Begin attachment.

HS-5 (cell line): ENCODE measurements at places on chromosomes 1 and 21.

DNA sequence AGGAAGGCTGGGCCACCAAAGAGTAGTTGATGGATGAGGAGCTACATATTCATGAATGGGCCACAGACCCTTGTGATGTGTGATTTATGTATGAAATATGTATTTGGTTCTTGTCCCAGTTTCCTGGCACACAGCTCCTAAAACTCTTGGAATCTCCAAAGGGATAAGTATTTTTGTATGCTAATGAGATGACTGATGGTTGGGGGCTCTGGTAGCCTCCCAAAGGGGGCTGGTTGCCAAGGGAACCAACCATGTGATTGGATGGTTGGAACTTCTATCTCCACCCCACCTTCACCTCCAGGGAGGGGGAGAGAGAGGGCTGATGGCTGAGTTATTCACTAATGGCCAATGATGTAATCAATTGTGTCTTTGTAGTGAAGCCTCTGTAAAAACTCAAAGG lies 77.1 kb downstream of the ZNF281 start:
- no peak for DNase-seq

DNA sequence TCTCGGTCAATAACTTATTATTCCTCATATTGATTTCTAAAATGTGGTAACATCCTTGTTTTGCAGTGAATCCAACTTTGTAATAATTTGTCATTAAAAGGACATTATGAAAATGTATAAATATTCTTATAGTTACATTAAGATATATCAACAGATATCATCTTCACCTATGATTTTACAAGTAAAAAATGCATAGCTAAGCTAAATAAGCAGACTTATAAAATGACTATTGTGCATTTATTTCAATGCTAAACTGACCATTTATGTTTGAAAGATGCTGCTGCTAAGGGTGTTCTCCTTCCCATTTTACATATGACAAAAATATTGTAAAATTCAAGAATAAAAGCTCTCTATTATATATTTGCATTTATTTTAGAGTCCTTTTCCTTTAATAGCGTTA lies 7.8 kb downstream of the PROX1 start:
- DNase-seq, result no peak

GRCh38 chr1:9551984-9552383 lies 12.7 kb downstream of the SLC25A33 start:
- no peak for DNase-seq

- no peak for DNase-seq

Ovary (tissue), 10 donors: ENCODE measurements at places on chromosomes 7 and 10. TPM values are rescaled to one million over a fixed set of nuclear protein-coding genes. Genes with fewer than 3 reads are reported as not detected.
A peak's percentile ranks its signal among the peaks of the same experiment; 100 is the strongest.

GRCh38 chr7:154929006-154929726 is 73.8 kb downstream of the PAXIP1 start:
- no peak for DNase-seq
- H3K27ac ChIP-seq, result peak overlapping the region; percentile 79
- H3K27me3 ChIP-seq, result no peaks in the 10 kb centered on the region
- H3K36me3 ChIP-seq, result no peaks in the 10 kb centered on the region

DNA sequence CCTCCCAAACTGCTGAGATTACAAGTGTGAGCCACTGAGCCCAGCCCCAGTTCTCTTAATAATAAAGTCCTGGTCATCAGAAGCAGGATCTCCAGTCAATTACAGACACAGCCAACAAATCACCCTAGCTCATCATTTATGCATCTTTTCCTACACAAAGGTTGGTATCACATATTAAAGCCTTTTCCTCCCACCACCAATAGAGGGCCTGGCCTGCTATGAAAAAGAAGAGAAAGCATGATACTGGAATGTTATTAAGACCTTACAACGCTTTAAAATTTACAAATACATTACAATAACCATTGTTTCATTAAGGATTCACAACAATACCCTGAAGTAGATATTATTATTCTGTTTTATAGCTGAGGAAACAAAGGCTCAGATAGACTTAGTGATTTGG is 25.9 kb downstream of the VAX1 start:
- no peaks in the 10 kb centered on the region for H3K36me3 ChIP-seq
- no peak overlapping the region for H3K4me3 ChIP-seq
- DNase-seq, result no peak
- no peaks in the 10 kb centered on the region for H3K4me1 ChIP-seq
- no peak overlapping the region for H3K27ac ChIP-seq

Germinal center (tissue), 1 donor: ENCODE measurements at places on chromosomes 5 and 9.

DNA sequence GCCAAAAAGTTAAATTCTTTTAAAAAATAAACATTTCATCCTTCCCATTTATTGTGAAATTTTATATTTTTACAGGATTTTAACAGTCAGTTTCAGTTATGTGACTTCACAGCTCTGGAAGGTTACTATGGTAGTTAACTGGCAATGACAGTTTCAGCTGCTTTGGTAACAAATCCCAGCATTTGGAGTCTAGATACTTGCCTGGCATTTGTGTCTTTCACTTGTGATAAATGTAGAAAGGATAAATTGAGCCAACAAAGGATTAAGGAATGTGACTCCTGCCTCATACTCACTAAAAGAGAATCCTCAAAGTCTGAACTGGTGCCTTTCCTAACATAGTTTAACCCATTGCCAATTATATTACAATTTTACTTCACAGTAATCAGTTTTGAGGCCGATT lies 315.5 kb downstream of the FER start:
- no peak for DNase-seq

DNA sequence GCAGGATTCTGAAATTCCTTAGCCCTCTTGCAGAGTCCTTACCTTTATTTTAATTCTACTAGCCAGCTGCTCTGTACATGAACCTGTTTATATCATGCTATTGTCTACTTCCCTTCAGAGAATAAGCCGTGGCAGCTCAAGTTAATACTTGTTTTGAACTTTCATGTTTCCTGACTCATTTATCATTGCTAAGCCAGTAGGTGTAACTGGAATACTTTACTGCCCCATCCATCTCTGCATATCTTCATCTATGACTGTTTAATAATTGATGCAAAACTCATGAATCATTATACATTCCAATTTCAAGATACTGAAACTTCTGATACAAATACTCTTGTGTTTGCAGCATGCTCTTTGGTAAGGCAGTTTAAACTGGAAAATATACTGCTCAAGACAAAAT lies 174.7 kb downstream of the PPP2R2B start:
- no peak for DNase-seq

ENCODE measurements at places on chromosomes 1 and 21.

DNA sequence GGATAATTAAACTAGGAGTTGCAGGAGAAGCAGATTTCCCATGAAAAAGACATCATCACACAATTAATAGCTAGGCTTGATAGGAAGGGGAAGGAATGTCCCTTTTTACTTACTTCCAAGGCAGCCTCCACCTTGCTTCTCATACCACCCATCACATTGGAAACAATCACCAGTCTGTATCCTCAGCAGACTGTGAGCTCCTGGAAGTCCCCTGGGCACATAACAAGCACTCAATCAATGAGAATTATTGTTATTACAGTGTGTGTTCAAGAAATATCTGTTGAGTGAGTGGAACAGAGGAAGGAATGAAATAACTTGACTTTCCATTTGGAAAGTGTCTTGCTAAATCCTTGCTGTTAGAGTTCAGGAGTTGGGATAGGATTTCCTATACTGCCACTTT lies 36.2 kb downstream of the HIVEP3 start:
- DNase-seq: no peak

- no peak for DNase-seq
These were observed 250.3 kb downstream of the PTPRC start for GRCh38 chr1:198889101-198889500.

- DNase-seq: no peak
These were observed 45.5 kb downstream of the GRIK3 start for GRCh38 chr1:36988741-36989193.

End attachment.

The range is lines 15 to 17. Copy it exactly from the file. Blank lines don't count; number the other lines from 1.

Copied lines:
- H3K36me3 ChIP-seq, result no peaks in the 10 kb centered on the region

DNA sequence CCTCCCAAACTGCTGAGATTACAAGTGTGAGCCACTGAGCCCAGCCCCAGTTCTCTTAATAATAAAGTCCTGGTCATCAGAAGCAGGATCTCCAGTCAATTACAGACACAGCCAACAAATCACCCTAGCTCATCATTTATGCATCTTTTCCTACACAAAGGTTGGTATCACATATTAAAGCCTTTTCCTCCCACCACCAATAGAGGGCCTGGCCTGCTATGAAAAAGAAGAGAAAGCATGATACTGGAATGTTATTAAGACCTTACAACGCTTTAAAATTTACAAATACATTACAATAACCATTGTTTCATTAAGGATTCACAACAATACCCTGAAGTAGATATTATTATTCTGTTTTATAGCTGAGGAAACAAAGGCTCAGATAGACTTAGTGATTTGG is 25.9 kb downstream of the VAX1 start:
- no peaks in the 10 kb centered on the region for H3K36me3 ChIP-seq